Energy & Environment

Ocean Voyages Sets Record With Largest Haul of Plastic Removed in History

Ocean Voyages Sets Record With Largest Haul of Plastic Removed in History


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History has been made once again by Ocean Voyages Institute this week. The Hawaiian crew has removed 103 tons of fishing nets and consumer plastics from the Great Pacific Garbage Patch, which is the largest accumulation of ocean plastic in the world, located between Hawaii and California.

The company has broken its own record that they've set in 2019 after a 25-day clean-up voyage in 2019 where they removed 48 tons (96,000 lbs.) of toxic plastic from the ocean.

According to their report, they've collected twice the amount of trash now and reached an all-time high in the process.

SEE ALSO: PLASTIC INVASION REACHES TO THE WORLD'S DEEPEST OCEAN TRENCH

Largest at-sea clean-up ever made in history

On June 23, the Ocean Voyages Institute's marine plastic recovery vessel came back after a 48-days long voyage in the Pacific Ocean.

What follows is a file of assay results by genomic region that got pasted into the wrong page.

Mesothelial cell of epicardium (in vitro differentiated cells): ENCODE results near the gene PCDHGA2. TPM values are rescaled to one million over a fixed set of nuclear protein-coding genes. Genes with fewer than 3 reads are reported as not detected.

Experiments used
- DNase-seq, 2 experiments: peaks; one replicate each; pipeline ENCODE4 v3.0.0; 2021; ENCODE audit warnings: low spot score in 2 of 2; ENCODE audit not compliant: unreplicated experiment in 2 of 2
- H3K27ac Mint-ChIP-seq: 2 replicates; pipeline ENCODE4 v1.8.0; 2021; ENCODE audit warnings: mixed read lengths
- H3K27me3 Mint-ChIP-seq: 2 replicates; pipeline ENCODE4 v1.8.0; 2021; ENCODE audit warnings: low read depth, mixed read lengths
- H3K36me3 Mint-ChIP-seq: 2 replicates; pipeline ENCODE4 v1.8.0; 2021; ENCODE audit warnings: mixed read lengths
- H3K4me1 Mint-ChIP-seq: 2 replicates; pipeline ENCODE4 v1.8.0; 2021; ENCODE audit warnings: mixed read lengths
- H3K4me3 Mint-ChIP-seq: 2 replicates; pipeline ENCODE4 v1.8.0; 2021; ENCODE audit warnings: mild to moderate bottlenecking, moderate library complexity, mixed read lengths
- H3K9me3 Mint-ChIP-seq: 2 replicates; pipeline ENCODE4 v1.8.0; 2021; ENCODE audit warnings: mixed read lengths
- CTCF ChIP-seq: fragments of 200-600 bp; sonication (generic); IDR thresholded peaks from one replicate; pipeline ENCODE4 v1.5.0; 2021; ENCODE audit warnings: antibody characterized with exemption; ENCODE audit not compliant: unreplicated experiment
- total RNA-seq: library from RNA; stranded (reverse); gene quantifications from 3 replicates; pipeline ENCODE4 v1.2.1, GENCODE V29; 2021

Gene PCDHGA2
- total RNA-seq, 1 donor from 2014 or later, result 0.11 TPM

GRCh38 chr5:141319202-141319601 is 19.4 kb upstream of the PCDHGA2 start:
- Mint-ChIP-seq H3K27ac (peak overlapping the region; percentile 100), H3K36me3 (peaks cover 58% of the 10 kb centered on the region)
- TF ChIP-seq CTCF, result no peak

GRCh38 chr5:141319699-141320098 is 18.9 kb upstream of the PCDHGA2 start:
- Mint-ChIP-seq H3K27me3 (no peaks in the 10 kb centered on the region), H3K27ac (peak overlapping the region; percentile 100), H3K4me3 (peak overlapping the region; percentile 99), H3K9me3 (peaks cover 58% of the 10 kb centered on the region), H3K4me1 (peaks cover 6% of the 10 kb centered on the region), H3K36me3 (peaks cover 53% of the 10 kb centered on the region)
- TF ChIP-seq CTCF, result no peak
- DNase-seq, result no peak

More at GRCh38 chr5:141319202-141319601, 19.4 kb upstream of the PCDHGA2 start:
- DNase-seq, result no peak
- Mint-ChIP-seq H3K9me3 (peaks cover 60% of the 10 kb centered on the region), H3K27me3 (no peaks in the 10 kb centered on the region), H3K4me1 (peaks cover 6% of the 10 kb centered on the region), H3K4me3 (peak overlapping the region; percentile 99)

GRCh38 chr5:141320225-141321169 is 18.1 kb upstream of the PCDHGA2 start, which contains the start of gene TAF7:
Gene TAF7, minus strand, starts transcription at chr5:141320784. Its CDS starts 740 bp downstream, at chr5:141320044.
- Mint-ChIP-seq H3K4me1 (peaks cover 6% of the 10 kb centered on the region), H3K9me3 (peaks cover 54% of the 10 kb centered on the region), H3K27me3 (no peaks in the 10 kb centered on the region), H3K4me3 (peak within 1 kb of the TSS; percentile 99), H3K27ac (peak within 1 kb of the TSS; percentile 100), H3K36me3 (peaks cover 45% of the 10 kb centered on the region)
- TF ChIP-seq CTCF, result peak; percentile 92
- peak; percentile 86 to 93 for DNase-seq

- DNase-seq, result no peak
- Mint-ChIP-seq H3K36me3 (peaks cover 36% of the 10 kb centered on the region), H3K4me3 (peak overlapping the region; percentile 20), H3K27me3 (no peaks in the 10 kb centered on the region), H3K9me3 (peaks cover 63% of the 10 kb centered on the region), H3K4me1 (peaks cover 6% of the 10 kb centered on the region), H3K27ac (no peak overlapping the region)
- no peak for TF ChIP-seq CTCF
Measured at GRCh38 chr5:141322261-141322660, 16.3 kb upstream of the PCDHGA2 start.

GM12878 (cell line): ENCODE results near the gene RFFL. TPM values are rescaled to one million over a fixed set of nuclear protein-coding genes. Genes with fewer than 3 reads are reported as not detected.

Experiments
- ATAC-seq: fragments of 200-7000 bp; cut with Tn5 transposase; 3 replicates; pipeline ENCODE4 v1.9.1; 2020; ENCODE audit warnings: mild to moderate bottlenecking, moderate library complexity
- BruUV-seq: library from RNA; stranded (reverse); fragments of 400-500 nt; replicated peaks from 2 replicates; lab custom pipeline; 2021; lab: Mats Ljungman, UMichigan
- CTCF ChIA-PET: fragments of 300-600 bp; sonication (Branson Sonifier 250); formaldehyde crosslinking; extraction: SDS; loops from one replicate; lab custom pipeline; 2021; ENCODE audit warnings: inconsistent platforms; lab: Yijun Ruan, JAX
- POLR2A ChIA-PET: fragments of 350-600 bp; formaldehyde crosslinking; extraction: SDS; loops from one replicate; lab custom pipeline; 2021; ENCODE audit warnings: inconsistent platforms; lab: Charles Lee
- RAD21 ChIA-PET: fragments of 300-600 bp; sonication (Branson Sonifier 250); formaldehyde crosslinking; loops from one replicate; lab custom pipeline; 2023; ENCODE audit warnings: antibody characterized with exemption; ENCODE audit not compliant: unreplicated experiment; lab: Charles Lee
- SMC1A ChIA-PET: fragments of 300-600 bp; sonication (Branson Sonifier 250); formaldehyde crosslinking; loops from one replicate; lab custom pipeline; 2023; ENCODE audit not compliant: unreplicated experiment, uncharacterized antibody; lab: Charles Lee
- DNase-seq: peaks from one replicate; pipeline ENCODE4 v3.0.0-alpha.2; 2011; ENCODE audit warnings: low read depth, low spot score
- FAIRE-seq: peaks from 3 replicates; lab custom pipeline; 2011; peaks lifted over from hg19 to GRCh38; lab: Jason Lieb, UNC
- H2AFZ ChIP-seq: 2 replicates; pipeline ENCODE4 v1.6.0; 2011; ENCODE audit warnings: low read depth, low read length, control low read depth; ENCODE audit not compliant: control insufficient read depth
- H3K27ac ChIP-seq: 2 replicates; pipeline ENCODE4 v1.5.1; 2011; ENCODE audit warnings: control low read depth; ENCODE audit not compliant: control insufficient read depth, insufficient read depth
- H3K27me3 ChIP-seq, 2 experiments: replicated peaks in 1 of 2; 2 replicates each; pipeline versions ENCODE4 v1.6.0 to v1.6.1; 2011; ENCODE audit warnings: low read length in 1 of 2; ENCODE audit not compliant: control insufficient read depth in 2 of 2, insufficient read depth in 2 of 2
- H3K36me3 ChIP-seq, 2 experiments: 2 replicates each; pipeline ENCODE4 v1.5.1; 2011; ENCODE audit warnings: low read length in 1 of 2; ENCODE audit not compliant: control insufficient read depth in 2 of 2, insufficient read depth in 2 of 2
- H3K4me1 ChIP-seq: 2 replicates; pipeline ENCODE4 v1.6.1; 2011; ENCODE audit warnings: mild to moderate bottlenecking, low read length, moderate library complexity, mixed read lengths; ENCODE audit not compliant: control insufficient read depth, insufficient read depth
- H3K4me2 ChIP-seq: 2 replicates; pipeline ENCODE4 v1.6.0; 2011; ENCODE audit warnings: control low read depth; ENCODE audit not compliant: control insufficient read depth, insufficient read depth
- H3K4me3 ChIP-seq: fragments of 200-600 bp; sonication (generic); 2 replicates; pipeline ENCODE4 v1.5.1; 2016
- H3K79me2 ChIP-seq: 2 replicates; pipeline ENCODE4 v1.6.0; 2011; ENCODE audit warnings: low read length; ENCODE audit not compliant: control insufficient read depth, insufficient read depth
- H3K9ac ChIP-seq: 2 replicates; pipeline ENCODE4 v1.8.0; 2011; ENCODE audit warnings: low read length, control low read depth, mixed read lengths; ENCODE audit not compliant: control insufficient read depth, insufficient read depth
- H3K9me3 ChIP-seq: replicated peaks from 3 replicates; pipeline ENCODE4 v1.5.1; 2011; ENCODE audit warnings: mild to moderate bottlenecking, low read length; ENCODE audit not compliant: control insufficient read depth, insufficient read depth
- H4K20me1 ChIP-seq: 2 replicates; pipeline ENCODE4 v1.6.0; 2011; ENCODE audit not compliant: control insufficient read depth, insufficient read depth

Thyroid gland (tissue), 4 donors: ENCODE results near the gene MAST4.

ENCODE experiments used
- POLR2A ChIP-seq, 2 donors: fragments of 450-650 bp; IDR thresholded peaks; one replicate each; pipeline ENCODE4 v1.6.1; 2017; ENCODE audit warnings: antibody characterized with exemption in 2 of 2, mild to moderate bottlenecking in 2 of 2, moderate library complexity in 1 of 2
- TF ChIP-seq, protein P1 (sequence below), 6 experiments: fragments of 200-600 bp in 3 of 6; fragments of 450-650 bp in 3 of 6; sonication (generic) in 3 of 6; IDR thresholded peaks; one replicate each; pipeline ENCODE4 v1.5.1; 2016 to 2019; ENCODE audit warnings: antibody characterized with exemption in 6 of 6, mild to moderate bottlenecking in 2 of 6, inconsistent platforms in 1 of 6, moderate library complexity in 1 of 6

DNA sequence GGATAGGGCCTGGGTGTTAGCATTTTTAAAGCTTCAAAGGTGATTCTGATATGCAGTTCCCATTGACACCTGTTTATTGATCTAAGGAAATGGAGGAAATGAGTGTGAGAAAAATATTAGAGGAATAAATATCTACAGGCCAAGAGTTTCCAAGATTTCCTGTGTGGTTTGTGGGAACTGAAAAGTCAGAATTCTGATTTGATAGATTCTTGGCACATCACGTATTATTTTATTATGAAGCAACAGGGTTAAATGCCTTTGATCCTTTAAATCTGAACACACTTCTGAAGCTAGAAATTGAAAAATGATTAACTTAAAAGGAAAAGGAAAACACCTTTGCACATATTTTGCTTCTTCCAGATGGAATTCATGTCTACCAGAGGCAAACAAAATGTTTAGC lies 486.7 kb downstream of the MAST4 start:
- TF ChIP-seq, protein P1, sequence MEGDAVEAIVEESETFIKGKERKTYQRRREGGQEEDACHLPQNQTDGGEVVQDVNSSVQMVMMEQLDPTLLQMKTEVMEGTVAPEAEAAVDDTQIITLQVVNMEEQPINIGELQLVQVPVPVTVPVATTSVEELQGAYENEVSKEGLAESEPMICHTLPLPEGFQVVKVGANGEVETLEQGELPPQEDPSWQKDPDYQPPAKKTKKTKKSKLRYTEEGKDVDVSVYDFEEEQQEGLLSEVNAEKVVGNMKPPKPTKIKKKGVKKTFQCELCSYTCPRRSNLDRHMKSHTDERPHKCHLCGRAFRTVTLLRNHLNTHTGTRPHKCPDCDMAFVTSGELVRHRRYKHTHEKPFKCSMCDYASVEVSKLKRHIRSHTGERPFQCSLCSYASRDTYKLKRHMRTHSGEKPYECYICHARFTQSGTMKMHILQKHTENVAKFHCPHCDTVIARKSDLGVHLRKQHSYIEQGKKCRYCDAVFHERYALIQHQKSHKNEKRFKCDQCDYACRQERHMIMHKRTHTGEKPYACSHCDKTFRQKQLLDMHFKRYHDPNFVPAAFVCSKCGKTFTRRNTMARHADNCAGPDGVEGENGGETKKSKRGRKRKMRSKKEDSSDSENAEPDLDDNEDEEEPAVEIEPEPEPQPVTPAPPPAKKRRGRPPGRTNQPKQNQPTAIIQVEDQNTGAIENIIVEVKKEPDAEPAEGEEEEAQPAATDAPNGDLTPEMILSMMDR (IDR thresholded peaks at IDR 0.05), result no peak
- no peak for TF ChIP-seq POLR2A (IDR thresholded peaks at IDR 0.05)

The marine vessel, which is currently docked at the port of Honolulu in Hawaii, was able to remove 103 tons (206,000 lbs) of trash from the Pacific trash vortex.

It is the largest at-sea clean-up ever made there to date.

Mary Crowley, founder and executive director of Ocean Voyages Institute, stated, "I am so proud of our hard-working crew. We exceeded our goal of capturing 100 tons of toxic consumer plastics and derelict ‘ghost’ nets, and in these challenging times, we are continuing to help restore the health of our ocean, which influences our own health and the health of the planet."

"Nothing will end up in landfills or go back into the ocean"

Ocean Voyages Institute is currently preparing the trash that's been collected for upcycling and proper disposal. Crowley stated that "nothing will end up in landfills or go back into the ocean."

Their efforts in cleaning the open oceans are of immense importance since plastic waste results in the death of 100 million marine animals every year.

Crowley stated, "The oceans can’t wait for these nets and debris to break down into microplastics which impair the ocean’s ability to store carbon and toxify the fragile ocean food web."

By 2050, these nets and plastic debris will outnumber the fish in the ocean by scientists' estimates and Ocean Voyages Institute has established its lead in open ocean clean-up. Those interested in helping them in their efforts can donate here.


Watch the video: Captain Paul Watson FULL LENGTH Interview. Global Underwater Explorers (September 2022).


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